Stop bullying!!!

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                                          WHEN YOU SEE OR HEAR BULLYING

                                                     By: Garret Zeegers, Jr



The goal of this speech is to influence the audience on a policy issue. Identify a problem, and propose a policy solution. Speeches should be written to influence beliefs or attitudes, cause the audience to act, or inspire new feelings in the listener. This speech will test your command or persuasive language and address the specific delivery and motivational appeals indicative of effective public persuasive speaking. (References – About Bullying, Bully Free Environment, Atlas, R., & Pepler, D. (1998). Observations of bullying in the classroom. Journal of Educational Research, 92, 1–99.) Craig, W. M. & Pepler, D. (1997). Observations of bullying and victimization in the school yard. Canadian Journal of School Psychology, 13(2): 41–60. Hawkins, D. L., Pepler, D. J., & Craig, W. M. (2001). Naturalistic observations of peer interventions in bullying. Social Development, 10, 512–527.



When YOU see or hear bullying . . .


Intervene immediately. When you do nothing, you send the message that bullying is acceptable. If you

ignore or minimize the problem, victims will not believe that adults understand or care, or that they can

help. If you don’t intervene, children won’t either.


Intervene even if you’re not sure it’s bullying. Observing children’s actions, words, body language,

and facial expressions will help you determine if bullying is occurring. Even if it’s not, aggressive

behaviors need to be stopped.

Stand between or near the victim and the bully, separating them if necessary, so as to stop the bullying behaviors. 

For young children, consider removing them from the situation to a “time-out” area or room.

Respond firmly but appropriately. Remain calm, but convey the seriousness of the situation. Announce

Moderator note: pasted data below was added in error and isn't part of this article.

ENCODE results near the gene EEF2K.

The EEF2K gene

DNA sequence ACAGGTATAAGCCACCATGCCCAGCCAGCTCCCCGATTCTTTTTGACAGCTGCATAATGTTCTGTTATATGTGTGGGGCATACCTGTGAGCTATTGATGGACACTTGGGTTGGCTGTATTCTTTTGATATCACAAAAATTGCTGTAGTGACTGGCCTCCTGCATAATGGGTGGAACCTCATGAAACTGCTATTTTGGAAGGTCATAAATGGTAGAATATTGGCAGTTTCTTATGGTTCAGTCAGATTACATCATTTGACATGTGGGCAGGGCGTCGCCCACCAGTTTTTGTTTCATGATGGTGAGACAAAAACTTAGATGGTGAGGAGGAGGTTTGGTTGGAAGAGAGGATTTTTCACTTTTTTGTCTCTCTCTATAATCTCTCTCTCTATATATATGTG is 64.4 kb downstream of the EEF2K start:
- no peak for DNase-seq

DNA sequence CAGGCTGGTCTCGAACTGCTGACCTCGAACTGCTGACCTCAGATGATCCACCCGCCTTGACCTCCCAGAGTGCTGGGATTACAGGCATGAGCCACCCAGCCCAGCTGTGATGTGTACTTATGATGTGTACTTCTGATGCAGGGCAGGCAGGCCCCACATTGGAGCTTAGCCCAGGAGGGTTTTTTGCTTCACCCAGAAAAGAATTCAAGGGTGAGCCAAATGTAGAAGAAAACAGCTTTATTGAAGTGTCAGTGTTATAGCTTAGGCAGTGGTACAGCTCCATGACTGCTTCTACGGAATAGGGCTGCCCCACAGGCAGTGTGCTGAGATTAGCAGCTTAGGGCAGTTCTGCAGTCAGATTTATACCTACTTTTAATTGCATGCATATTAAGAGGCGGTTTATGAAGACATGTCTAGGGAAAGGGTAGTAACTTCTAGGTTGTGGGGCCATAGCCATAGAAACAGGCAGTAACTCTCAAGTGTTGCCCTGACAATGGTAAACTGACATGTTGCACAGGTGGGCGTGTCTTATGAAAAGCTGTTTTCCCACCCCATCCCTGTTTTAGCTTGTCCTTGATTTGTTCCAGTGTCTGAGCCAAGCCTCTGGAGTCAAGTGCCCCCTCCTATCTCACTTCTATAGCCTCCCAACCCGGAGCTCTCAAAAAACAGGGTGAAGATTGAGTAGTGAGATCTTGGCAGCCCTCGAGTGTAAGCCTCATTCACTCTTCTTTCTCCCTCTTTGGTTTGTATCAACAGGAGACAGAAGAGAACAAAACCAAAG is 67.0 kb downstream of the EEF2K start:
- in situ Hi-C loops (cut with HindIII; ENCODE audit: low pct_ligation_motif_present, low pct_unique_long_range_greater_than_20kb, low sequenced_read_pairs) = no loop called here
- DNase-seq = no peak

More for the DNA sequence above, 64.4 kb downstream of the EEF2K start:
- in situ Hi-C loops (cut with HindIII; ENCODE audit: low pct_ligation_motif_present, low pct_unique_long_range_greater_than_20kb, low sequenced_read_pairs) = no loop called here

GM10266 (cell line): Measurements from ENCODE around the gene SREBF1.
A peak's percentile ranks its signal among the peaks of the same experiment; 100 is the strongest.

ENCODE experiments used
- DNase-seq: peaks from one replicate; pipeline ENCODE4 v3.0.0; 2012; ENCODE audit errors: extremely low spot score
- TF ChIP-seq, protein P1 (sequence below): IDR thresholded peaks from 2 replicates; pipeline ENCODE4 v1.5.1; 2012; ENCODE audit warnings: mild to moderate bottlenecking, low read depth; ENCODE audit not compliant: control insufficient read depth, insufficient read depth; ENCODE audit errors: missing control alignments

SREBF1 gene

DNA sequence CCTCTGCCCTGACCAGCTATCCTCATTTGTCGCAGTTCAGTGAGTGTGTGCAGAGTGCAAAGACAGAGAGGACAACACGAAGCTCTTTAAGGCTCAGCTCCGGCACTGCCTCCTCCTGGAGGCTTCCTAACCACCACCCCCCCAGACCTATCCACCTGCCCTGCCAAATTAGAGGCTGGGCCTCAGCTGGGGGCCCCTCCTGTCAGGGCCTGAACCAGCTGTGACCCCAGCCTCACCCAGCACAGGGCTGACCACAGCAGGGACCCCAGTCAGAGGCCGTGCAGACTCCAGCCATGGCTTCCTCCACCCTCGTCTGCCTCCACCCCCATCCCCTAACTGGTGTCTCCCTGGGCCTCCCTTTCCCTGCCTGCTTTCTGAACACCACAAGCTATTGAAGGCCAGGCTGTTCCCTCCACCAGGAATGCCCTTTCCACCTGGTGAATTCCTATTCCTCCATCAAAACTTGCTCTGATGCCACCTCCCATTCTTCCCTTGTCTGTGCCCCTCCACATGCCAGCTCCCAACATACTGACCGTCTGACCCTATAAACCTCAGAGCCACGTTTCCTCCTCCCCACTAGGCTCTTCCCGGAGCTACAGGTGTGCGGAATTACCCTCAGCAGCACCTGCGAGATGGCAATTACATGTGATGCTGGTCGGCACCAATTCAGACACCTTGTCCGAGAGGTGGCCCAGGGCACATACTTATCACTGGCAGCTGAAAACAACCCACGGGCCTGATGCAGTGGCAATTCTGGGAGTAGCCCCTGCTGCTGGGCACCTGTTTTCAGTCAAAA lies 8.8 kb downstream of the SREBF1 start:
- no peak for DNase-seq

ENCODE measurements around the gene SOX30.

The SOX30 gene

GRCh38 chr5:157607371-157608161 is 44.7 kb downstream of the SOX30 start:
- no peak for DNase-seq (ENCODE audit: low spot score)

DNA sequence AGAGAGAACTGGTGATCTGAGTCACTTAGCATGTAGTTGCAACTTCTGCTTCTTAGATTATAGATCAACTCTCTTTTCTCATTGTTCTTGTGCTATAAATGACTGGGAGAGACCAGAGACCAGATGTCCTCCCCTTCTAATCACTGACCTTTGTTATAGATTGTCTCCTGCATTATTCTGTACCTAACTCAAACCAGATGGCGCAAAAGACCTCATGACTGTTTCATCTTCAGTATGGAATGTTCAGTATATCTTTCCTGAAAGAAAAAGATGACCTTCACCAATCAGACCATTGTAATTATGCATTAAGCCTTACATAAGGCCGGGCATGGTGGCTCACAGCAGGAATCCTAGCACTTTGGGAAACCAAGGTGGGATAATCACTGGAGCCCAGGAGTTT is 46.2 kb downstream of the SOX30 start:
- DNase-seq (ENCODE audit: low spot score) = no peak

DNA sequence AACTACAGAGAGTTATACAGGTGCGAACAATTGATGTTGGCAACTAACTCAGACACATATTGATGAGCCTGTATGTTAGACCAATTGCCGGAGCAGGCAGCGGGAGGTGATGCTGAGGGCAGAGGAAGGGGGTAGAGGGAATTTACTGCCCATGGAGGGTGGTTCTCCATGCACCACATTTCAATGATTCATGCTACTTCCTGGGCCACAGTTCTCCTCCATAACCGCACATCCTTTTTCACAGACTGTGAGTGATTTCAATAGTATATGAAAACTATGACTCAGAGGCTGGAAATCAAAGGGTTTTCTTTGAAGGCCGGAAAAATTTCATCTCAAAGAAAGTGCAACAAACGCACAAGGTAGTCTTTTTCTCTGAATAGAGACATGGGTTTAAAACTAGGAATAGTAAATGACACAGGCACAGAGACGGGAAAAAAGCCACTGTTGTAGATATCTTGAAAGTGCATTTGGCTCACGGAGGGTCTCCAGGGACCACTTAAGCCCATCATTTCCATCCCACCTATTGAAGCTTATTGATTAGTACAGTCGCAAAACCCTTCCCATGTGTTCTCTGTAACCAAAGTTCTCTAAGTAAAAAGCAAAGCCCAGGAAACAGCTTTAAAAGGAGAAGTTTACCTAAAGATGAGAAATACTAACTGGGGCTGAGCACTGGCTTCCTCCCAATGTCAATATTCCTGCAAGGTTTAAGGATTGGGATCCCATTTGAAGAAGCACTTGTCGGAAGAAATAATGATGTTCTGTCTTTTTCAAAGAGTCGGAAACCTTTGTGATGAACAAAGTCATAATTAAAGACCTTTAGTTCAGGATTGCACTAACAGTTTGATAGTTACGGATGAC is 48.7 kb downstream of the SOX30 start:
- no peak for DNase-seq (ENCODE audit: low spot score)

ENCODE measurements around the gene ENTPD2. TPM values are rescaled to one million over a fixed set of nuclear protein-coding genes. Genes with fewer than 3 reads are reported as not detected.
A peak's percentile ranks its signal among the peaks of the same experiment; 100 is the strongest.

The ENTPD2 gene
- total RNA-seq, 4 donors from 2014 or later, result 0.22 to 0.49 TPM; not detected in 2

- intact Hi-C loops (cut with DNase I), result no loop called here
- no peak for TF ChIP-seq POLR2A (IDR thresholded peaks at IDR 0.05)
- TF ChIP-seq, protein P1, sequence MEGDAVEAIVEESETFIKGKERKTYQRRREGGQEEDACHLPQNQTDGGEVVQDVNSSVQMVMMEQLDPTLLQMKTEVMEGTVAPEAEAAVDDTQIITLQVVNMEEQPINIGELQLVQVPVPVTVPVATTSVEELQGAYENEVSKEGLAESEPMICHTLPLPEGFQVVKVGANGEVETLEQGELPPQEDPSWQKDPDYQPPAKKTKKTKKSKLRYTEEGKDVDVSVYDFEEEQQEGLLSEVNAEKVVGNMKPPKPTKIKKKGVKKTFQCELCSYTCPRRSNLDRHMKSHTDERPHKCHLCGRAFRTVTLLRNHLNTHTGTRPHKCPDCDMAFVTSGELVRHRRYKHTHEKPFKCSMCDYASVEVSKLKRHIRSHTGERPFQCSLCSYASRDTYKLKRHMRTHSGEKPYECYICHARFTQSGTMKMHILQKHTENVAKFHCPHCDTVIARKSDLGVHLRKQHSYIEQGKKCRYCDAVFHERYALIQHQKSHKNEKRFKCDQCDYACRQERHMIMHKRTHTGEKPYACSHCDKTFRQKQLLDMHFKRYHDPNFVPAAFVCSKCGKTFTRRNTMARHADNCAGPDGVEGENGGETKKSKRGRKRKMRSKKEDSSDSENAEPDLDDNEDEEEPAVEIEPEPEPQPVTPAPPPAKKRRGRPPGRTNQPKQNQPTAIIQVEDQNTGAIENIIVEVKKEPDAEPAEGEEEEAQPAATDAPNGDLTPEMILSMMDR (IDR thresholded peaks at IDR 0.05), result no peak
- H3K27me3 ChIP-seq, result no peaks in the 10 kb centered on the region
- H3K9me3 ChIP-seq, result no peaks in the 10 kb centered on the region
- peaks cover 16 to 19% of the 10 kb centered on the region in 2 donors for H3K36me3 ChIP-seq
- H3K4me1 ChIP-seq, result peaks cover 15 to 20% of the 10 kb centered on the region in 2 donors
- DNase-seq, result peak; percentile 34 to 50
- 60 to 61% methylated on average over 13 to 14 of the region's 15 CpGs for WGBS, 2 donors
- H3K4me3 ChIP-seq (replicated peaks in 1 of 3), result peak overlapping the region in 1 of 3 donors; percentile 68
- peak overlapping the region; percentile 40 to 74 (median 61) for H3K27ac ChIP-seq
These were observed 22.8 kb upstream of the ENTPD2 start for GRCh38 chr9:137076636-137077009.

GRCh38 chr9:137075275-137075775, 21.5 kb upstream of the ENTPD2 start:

that the bullying must stop. Describe the behavior you observed and why it is unacceptable.

Get help if needed. If the bully is using physical force, or there is more than one bully, you may need to

find another adult to help keep children safe and protect yourself.

Do not respond aggressively. Using aggressive behavior sends the wrong message that this is a good

way to solve problems. It may also prompt a bully or a bystander to increase his or her bullying behavior

or become aggressive toward you.

Avoid lecturing the bully in front of his or her peers. Your goal is to end the behavior, not humiliate or

shame the bully. Rather than serving as a deterrent, lecturing and scolding often provide the bully with

attention that he or she finds rewarding.     

Don’t impose immediate consequences. Allow yourself time to consider the incident and obtain any

clarifying information—then decide the best course of action.

Don’t ask children to “work things out” for themselves.  Bullying is different from an argument or

conflict; it involves a power imbalance that requires adult intervention.

Give praise and show appreciation to helpful bystanders.  Children who try to help the victim or stop

the bully are key to bullying prevention.

Stick around. Remain in the area until you are sure the behavior has stopped.

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